The Coalition emphasizes that the facts of this case are not unique. Many people live with pain and in circumstances where they are totally dependent on their families or others. Tallis J. A. noted as follows in Latimer No. 1, supra, at pp. 512-513:

In dealing with this aspect of the case learned counsel for the Crown stressed that Tracy's medical condition was not unique. She pointed to the many families that are visited with a similar type of misfortune. Dr. Snyder testified that 1 in 1,000 births involve children with cerebral palsy and 10% of that unfortunate group have severe cerebral palsy. Dr. Dzus, a specialist in orthopaedic surgery limiting her practice mainly to children, testified that in her work at the Kinsmen Children's Centre in Saskatoon, she attended to many children with multiple handicaps similar to Tracy.

It is essential that those individuals receive the full protection of the criminal law and that any interpretation of section 12 of the Charter reflects that imperative.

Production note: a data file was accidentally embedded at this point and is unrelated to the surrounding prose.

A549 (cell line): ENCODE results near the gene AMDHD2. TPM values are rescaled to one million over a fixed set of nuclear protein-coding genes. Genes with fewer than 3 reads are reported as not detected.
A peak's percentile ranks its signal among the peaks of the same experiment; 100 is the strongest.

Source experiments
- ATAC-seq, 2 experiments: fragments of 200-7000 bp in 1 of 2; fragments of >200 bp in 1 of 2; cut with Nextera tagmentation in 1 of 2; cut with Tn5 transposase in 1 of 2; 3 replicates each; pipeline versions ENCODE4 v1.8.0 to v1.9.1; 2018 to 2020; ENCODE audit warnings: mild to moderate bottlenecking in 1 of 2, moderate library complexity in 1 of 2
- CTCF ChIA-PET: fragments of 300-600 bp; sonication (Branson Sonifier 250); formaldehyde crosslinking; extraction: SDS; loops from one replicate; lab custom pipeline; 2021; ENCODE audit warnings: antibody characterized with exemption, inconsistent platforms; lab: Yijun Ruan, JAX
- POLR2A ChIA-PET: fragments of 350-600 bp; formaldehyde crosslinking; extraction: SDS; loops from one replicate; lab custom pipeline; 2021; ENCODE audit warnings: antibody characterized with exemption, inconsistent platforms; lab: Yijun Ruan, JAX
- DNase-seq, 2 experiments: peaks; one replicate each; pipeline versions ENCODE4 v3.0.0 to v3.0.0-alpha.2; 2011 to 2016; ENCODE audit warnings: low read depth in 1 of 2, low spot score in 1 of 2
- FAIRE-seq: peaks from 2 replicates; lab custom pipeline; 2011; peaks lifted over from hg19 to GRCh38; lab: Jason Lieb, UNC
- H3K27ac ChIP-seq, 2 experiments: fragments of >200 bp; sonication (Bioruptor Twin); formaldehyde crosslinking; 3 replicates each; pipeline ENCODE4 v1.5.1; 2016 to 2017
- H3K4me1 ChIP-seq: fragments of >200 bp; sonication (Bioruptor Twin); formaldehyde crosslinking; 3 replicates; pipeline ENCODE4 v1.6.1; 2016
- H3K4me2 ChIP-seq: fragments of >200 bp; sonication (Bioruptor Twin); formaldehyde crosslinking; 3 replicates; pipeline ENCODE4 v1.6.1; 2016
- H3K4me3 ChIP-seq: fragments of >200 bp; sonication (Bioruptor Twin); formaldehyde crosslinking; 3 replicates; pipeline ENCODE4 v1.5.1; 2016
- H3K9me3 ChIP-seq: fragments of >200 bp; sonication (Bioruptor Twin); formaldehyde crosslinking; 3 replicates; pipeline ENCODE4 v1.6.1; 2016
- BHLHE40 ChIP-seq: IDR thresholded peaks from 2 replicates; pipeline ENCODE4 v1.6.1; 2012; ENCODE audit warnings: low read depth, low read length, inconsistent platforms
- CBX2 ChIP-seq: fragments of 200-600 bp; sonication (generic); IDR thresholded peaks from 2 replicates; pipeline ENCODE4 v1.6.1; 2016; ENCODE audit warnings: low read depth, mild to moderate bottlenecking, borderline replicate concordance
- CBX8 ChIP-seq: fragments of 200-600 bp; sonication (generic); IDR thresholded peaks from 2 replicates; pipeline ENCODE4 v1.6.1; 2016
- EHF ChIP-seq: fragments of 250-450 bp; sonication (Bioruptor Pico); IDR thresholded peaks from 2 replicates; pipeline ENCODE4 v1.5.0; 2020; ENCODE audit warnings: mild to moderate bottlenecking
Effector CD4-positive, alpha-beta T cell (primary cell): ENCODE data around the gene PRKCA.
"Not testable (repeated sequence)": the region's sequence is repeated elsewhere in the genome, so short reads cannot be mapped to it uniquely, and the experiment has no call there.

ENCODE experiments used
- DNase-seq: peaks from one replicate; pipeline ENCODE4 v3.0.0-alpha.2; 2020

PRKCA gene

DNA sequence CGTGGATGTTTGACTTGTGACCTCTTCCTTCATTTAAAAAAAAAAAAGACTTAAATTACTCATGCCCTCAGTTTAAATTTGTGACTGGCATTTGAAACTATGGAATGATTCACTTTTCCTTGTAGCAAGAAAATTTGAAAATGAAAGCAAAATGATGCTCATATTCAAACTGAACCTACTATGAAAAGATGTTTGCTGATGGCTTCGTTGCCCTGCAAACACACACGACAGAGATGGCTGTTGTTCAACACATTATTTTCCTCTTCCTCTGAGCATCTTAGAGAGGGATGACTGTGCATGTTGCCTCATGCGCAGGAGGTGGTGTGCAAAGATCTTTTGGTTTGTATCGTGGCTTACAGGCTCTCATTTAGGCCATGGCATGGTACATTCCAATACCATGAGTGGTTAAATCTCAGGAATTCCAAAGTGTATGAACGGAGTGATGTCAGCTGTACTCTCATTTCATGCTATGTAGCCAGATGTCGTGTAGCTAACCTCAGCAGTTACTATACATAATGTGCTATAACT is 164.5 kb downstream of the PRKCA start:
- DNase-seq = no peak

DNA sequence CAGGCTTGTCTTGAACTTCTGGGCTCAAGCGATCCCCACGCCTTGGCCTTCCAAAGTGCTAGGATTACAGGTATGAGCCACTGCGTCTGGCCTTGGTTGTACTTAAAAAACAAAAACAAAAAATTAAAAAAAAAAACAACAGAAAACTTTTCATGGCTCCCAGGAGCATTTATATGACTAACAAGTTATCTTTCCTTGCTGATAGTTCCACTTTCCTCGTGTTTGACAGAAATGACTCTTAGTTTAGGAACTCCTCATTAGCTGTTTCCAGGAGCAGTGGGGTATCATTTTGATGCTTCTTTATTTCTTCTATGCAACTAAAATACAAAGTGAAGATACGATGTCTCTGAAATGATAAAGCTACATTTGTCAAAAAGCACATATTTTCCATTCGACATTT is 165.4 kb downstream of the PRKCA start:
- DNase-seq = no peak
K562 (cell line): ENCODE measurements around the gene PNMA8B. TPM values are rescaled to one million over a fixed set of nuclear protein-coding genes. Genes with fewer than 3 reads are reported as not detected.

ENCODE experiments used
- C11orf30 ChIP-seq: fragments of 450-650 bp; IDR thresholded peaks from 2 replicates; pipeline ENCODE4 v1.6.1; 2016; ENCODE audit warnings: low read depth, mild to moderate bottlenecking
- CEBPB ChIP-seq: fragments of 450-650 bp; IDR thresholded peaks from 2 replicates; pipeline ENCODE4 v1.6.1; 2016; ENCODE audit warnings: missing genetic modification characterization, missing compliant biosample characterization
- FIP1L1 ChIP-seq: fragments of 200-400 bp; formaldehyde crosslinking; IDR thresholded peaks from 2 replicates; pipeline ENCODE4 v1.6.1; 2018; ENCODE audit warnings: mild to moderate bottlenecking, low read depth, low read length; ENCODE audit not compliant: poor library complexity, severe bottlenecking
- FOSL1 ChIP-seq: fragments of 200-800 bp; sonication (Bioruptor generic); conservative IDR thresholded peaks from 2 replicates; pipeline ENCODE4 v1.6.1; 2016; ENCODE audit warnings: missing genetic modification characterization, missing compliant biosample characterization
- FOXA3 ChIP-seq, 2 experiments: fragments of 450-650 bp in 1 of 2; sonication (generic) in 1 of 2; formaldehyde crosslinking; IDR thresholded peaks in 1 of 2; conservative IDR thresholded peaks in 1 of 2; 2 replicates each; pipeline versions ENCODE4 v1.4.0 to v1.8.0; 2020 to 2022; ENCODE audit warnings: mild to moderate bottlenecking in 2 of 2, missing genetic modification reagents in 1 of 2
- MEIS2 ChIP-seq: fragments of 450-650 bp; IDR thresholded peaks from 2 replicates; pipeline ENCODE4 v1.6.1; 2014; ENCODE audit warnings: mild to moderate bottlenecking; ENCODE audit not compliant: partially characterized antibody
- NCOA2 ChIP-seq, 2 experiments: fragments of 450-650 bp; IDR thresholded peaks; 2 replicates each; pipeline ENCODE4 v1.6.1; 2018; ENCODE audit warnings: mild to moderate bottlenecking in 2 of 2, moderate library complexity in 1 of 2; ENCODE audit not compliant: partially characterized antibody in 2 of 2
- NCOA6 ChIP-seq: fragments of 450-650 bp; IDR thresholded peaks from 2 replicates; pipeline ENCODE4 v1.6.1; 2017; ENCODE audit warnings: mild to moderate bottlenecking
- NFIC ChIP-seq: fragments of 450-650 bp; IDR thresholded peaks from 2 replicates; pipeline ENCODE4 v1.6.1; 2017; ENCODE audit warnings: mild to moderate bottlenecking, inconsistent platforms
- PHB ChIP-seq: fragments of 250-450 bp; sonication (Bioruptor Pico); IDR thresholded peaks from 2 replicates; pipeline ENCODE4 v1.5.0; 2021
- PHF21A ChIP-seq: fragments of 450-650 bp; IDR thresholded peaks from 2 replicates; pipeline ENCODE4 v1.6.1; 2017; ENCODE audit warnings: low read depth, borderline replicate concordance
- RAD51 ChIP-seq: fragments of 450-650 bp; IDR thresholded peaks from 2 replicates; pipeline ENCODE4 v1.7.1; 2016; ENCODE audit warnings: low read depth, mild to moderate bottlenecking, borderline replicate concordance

As described above, the law has always rejected any suggestion that parents have unfettered discretion with respect to the care and treatment of their children. That is doubly so in connection with decisions involving life itself. As McKenzie J. stated in Superintendent of Family and Child Service and Dawson et al (1983), 145 D.L.R. (3d) 610 (B.C.S.C.) at p. 620:

I do not think it lies within the prerogative of any parent or of this court to look down upon a disadvantaged person and judge the quality of that person's life to be so low as not to be deserving of continuance.

(Emphasis added)

See also: E. (Mrs.) v. Eve, supra.